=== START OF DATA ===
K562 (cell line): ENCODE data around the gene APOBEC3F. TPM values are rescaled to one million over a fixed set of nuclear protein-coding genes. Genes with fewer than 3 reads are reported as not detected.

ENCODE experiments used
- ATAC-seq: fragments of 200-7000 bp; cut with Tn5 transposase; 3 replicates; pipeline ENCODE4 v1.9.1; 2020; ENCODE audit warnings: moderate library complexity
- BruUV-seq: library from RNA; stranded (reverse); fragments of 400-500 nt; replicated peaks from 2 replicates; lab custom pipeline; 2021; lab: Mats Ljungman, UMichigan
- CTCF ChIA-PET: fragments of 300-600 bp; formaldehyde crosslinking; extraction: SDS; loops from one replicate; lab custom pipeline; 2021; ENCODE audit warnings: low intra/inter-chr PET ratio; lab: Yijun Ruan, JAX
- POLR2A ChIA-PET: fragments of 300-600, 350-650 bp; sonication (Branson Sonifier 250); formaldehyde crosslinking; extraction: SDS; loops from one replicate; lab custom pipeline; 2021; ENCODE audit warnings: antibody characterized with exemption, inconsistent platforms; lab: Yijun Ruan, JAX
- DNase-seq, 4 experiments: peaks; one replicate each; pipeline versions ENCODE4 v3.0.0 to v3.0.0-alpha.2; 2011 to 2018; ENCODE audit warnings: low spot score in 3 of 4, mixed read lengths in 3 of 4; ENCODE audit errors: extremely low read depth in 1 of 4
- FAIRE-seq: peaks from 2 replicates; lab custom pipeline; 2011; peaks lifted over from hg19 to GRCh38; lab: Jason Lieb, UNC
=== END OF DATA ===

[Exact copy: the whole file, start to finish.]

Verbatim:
K562 (cell line): ENCODE data around the gene APOBEC3F. TPM values are rescaled to one million over a fixed set of nuclear protein-coding genes. Genes with fewer than 3 reads are reported as not detected.

ENCODE experiments used
- ATAC-seq: fragments of 200-7000 bp; cut with Tn5 transposase; 3 replicates; pipeline ENCODE4 v1.9.1; 2020; ENCODE audit warnings: moderate library complexity
- BruUV-seq: library from RNA; stranded (reverse); fragments of 400-500 nt; replicated peaks from 2 replicates; lab custom pipeline; 2021; lab: Mats Ljungman, UMichigan
- CTCF ChIA-PET: fragments of 300-600 bp; formaldehyde crosslinking; extraction: SDS; loops from one replicate; lab custom pipeline; 2021; ENCODE audit warnings: low intra/inter-chr PET ratio; lab: Yijun Ruan, JAX
- POLR2A ChIA-PET: fragments of 300-600, 350-650 bp; sonication (Branson Sonifier 250); formaldehyde crosslinking; extraction: SDS; loops from one replicate; lab custom pipeline; 2021; ENCODE audit warnings: antibody characterized with exemption, inconsistent platforms; lab: Yijun Ruan, JAX
- DNase-seq, 4 experiments: peaks; one replicate each; pipeline versions ENCODE4 v3.0.0 to v3.0.0-alpha.2; 2011 to 2018; ENCODE audit warnings: low spot score in 3 of 4, mixed read lengths in 3 of 4; ENCODE audit errors: extremely low read depth in 1 of 4
- FAIRE-seq: peaks from 2 replicates; lab custom pipeline; 2011; peaks lifted over from hg19 to GRCh38; lab: Jason Lieb, UNC